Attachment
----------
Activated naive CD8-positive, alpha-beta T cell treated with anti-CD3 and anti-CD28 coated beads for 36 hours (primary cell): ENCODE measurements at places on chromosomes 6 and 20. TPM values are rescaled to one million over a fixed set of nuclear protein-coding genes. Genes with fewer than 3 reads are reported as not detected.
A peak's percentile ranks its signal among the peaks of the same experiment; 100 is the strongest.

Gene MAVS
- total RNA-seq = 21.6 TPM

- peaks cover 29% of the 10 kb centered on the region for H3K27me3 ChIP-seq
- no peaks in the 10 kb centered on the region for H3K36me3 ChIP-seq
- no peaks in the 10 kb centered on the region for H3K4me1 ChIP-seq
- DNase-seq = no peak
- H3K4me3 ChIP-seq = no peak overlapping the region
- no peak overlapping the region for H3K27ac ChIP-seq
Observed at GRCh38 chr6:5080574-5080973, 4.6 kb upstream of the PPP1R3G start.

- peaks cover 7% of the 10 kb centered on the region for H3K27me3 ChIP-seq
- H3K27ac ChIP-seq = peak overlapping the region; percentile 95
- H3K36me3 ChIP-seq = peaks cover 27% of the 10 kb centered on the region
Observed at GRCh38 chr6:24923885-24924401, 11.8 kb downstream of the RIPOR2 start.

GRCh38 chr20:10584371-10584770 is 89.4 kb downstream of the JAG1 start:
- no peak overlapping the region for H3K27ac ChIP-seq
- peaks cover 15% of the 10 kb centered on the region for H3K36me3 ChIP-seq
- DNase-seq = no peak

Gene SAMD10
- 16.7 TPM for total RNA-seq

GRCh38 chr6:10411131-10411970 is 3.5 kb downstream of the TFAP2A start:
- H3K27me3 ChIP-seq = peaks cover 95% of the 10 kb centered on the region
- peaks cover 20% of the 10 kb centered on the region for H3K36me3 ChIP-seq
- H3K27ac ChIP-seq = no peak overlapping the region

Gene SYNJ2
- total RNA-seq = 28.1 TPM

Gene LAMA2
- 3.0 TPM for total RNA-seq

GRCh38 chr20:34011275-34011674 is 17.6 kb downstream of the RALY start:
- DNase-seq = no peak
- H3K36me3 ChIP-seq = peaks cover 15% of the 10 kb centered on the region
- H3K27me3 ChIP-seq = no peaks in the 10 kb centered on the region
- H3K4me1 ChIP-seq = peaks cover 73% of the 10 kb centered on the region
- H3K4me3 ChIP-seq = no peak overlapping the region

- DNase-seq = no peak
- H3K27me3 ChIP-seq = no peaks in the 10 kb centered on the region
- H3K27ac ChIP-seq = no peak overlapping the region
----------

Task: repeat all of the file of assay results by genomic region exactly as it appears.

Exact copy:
Activated naive CD8-positive, alpha-beta T cell treated with anti-CD3 and anti-CD28 coated beads for 36 hours (primary cell): ENCODE measurements at places on chromosomes 6 and 20. TPM values are rescaled to one million over a fixed set of nuclear protein-coding genes. Genes with fewer than 3 reads are reported as not detected.
A peak's percentile ranks its signal among the peaks of the same experiment; 100 is the strongest.

Gene MAVS
- total RNA-seq = 21.6 TPM

- peaks cover 29% of the 10 kb centered on the region for H3K27me3 ChIP-seq
- no peaks in the 10 kb centered on the region for H3K36me3 ChIP-seq
- no peaks in the 10 kb centered on the region for H3K4me1 ChIP-seq
- DNase-seq = no peak
- H3K4me3 ChIP-seq = no peak overlapping the region
- no peak overlapping the region for H3K27ac ChIP-seq
Observed at GRCh38 chr6:5080574-5080973, 4.6 kb upstream of the PPP1R3G start.

- peaks cover 7% of the 10 kb centered on the region for H3K27me3 ChIP-seq
- H3K27ac ChIP-seq = peak overlapping the region; percentile 95
- H3K36me3 ChIP-seq = peaks cover 27% of the 10 kb centered on the region
Observed at GRCh38 chr6:24923885-24924401, 11.8 kb downstream of the RIPOR2 start.

GRCh38 chr20:10584371-10584770 is 89.4 kb downstream of the JAG1 start:
- no peak overlapping the region for H3K27ac ChIP-seq
- peaks cover 15% of the 10 kb centered on the region for H3K36me3 ChIP-seq
- DNase-seq = no peak

Gene SAMD10
- 16.7 TPM for total RNA-seq

GRCh38 chr6:10411131-10411970 is 3.5 kb downstream of the TFAP2A start:
- H3K27me3 ChIP-seq = peaks cover 95% of the 10 kb centered on the region
- peaks cover 20% of the 10 kb centered on the region for H3K36me3 ChIP-seq
- H3K27ac ChIP-seq = no peak overlapping the region

Gene SYNJ2
- total RNA-seq = 28.1 TPM

Gene LAMA2
- 3.0 TPM for total RNA-seq

GRCh38 chr20:34011275-34011674 is 17.6 kb downstream of the RALY start:
- DNase-seq = no peak
- H3K36me3 ChIP-seq = peaks cover 15% of the 10 kb centered on the region
- H3K27me3 ChIP-seq = no peaks in the 10 kb centered on the region
- H3K4me1 ChIP-seq = peaks cover 73% of the 10 kb centered on the region
- H3K4me3 ChIP-seq = no peak overlapping the region

- DNase-seq = no peak
- H3K27me3 ChIP-seq = no peaks in the 10 kb centered on the region
- H3K27ac ChIP-seq = no peak overlapping the region